Able to Succeed:
Fixing the Graduation Crisis in Special Education
Back in February, I wrote an editorial about the need to address the troubling achievement gap between African-American and Hispanic students and their white peers in New York City schools. However, there is another achievement gap that I want to discuss, one that receives less attention, but is nevertheless disturbing and in need of a solution; that is, the achievement gap between special education students and students taught in regular classrooms.
A report titled “Leaving School Empty-Handed: A Report on Graduation and Dropout Rates for Students who Receive Special Education Services In New York City” (June, 2005) by Advocates for Children (AFC) found that only 12 percent of the more than 150,000 students receiving special education services in New York City graduate with a Regents or local high school diploma. The first public report of its kind—which is in-and-of-itself troubling shows that the City’s special education graduation rates trail markedly behind those of students in other parts of New York State and the country. One shocking statistic which highlights this shameful fact is that during the same school year, while 31 percent of special education students in the country and 26 percent of special education students in New York State earned regular high school diplomas, only 12.8 percent of these students received diplomas in New York City. Finally, one of the most unsettling statistics detailed in the report is that of the schoolchildren classified as having an “emotional disturbance,” 96 percent never earn a regular high school diploma.
I have just barely begun to outline a major breakdown in our educational system. The idea that students are dropping out at these rates is inexcusable. To knowingly watch them leave without trying to rectify this crisis is even more unforgivable. The term “special needs student” is not synonymous with the label “unable to succeed,” which is essentially what we are equating it with when we let children drop out. Every student should be expected to succeed whether they are receiving special education services or are taught in a regular classroom. That said, there are different roads to success in school. Particularly for students with special needs, these roads might be longer, with more bumps along the way. But achievement is possible.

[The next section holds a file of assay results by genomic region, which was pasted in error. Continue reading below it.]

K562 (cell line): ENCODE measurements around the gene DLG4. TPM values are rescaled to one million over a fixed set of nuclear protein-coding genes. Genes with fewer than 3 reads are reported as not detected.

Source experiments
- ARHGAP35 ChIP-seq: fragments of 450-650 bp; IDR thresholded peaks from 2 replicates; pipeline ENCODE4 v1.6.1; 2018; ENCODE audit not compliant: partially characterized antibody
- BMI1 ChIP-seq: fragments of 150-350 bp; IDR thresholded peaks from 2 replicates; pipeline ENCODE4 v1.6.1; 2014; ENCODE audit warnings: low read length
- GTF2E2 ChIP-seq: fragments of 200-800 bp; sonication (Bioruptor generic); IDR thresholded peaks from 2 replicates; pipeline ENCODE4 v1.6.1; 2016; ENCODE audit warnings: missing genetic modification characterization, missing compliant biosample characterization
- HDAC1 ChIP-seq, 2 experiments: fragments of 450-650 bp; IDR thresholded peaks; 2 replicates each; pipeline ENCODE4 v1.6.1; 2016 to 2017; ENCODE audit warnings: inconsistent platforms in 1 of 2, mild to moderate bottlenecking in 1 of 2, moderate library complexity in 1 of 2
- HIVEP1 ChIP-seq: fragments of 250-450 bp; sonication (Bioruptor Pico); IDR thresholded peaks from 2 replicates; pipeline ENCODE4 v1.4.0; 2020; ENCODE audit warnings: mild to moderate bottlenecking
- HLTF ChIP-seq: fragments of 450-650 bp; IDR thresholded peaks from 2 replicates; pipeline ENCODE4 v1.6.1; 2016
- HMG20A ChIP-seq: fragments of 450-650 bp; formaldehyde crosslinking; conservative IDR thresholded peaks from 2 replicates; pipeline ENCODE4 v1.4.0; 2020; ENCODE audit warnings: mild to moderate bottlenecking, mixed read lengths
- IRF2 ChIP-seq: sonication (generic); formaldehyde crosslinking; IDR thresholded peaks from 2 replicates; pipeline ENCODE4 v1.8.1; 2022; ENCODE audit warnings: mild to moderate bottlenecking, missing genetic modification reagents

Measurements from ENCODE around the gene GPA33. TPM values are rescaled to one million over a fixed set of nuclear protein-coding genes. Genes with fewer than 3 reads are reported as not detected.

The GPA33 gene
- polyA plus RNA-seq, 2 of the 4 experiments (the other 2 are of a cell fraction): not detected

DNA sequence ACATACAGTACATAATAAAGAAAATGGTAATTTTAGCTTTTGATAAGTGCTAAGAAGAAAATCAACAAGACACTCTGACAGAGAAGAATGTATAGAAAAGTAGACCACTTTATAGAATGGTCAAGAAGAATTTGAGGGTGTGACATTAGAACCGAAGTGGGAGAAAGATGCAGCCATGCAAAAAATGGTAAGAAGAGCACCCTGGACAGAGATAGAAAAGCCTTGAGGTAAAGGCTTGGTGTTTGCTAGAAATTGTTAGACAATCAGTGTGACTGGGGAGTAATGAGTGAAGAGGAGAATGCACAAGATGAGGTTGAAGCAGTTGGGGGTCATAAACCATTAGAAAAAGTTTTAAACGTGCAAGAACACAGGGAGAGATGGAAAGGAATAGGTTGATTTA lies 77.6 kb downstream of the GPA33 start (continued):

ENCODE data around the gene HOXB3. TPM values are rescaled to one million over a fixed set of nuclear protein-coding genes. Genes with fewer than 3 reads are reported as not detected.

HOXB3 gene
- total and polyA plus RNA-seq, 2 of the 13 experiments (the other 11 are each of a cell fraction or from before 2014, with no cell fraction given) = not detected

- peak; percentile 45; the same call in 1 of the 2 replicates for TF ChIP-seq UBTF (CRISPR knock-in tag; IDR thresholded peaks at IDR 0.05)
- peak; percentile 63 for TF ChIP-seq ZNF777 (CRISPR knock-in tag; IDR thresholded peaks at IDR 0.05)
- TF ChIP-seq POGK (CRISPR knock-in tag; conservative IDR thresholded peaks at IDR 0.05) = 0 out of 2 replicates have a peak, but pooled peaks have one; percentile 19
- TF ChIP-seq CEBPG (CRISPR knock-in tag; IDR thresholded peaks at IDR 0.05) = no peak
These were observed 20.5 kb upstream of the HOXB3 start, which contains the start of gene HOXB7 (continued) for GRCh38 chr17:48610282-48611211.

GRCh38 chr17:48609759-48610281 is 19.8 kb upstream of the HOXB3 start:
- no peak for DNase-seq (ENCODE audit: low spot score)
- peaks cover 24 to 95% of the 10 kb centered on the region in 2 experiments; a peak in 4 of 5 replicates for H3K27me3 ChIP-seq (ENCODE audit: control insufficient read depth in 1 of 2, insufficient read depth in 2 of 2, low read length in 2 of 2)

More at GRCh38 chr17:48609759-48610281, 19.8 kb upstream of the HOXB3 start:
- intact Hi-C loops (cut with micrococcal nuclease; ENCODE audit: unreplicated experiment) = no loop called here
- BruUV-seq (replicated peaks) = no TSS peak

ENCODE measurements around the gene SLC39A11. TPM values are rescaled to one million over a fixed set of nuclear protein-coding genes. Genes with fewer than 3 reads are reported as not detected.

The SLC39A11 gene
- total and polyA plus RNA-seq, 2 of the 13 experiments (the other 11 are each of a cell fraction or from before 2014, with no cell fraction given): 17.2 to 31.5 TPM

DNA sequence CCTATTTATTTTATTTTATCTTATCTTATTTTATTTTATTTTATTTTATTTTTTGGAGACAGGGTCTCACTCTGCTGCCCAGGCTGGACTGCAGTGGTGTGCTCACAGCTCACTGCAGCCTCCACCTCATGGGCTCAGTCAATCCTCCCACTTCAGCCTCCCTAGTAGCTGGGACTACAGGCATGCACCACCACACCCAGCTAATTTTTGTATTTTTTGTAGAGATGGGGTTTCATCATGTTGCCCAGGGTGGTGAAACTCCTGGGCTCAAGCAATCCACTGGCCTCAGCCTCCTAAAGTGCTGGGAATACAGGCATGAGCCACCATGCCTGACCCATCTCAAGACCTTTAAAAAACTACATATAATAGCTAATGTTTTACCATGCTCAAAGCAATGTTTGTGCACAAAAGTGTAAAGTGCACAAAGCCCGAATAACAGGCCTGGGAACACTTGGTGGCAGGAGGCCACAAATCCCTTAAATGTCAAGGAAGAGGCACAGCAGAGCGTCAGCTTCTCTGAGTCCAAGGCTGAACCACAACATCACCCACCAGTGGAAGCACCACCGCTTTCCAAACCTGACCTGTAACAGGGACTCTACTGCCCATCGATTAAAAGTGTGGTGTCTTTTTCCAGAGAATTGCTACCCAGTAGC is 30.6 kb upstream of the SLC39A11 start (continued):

So what can be done? First, the Department of Education needs to make it a priority to identify where in the system this failure is occurring. Although special education curriculums vary widely, it is clear with the release of AFC’s study that these programs are in need of greater accountability standards despite their individualized nature. In several states, intervention tactics such as summer school programs have proven effective for students who have not reached acceptable grade levels in math and reading. The AFC also offers several sound solutions, which include greater flexibility for schools to create smaller inclusion classes as necessary, and developing GED programs tailored to students with special needs. In 2004, less than 97 special education students who dropped out of school earned their GED. It is inconceivable that in a city where 20,000 students are in GED programs, no provisions are made for students with disabilities. In addition to improving GED programs, vocational education opportunities for people with disabilities need to be strengthened in New York City, as few exist now. States such as California have been experimenting with programs that link vocational training and special education programs to offer students greater flexibility and choice in their education.
Children with special needs have been labeled all of their lives. Let’s help give them a label they actually want—“able to succeed.”#
Liz Krueger is the State Senator from New York.